Ever since the Detroit automakers’ CEOs took the ill-advised step of flying to DC on private jets to ask Congress for financial assistance, the private jet industry appears to have taken a hit. To be sure, like other industries, the private jet industry already was experiencing difficulties as a result of the financial and economic crisis. Moreover, business travel in general was suffering as a result of the crisis. But that travel, along with the corporate jets sometimes used to facilitate that travel, also appears to have suffered from the negative image of corporate excess associated with such travel and private jets. The president of the National Aviation Transportation Association is quoted as saying that “Most of us in the industry feel like we were the victims of a drive-by shooting.” This gets reflected in the seeming decline of private jet use. Hence, while companies have felt pressure to get rid of their corporate jets in the wake of public criticism, the public criticism has made it difficult for companies to sell their jets. Illustrative of this point, a recent New York Post article lists several companies (including Coca Cola, Starbucks, and Xerox) seeking to unload their private jets without success—Citigroup’s jet had been on the market for 321 days. News reports suggest that the waning use of corporate jets has had an impact on those who depend upon the industry, bankrupting some companies and prompting others to cut their workforce. One industry expert notes that while 90% of the economic woes associated with the private jet industry stem from the general economic environment, the remainder results from the negative image associated with corporate jet use and companies resulting reluctance to be caught owning or using one. To what extent is the image accurate?
Industry insiders say that the image has little connection with reality. In February of 2009, the industry launched a campaign counteract the criticism of the private jet industry complete with numerous interviews and the unveiling of a website called “No Plane No Gain”. The campaign is aimed at highlighting the importance of the industry to our economy, and thus notes, among other things, that private jets are used mainly by middle management. According to the site, in contrast to the image of CEO’s excessive use of such jets, more that 70% of jets are used by “sales, technical and middle management employees.” Moreover, the site insists that private jets are not just an unnecessary luxury, but instead are used to travel to cities not served by commercial airlines, or to provide service to cities for which commercial airlines only provide limited service, or to provide relatively short service to cities for which the commercial airline schedule generally involves hours or even day long connections. In this regard, the jet industry saves corporations money by ensuring that corporate employees get to their destination in a timely and efficient manner. Then too, the site notes that the industry employs more than 1.2 million people and generates some $150 billion a year for the economy. The site even emphasizes the manner in which such jets help volunteer organizations bring critical supplies and services to communities in need. Hence, the site paints a picture of a vital industry that has been unfairly criticized, while highlighting the concern that the criticism not only could hasten the industry’s downfall, but also could hamper its recovery.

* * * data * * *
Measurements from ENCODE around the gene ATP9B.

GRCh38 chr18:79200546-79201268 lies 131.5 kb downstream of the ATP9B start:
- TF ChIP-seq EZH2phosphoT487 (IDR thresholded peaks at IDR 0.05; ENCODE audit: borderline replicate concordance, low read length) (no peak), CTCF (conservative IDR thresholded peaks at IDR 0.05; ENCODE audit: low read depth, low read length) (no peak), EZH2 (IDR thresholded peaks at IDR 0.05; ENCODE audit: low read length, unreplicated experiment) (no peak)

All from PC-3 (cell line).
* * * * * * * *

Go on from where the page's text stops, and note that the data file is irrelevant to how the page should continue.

By contrast, there are some who believe the industry should be curtailed, particularly in difficult economic times. Certainly the auto executive’s trip to DC sparked a lot of outrage from the public and Congress. Moreover, at least one researcher has argued that private jets really are not beneficial, and his (albeit criticized) study of the industry concludes that such jets harm the environment, cost shareholders unnecessary money, and that the industry does not pay its fair share of the costs associated with the traffic control system, and thus harms the public.
And there is a new wrinkle in the debate about the industry. A recent report reveals that CEO use of private jets actually rose in 2008. In fact, the report suggest that, even if there is some genuine concern about excessive use of private jets, that concern has had little impact on corporate behavior. As a New York Times article notes, if the report is accurate, it is certainly puzzling in light of the tales of plummeting use and sales and the general industry outrage about how public criticism is driving that decreased use and sales.
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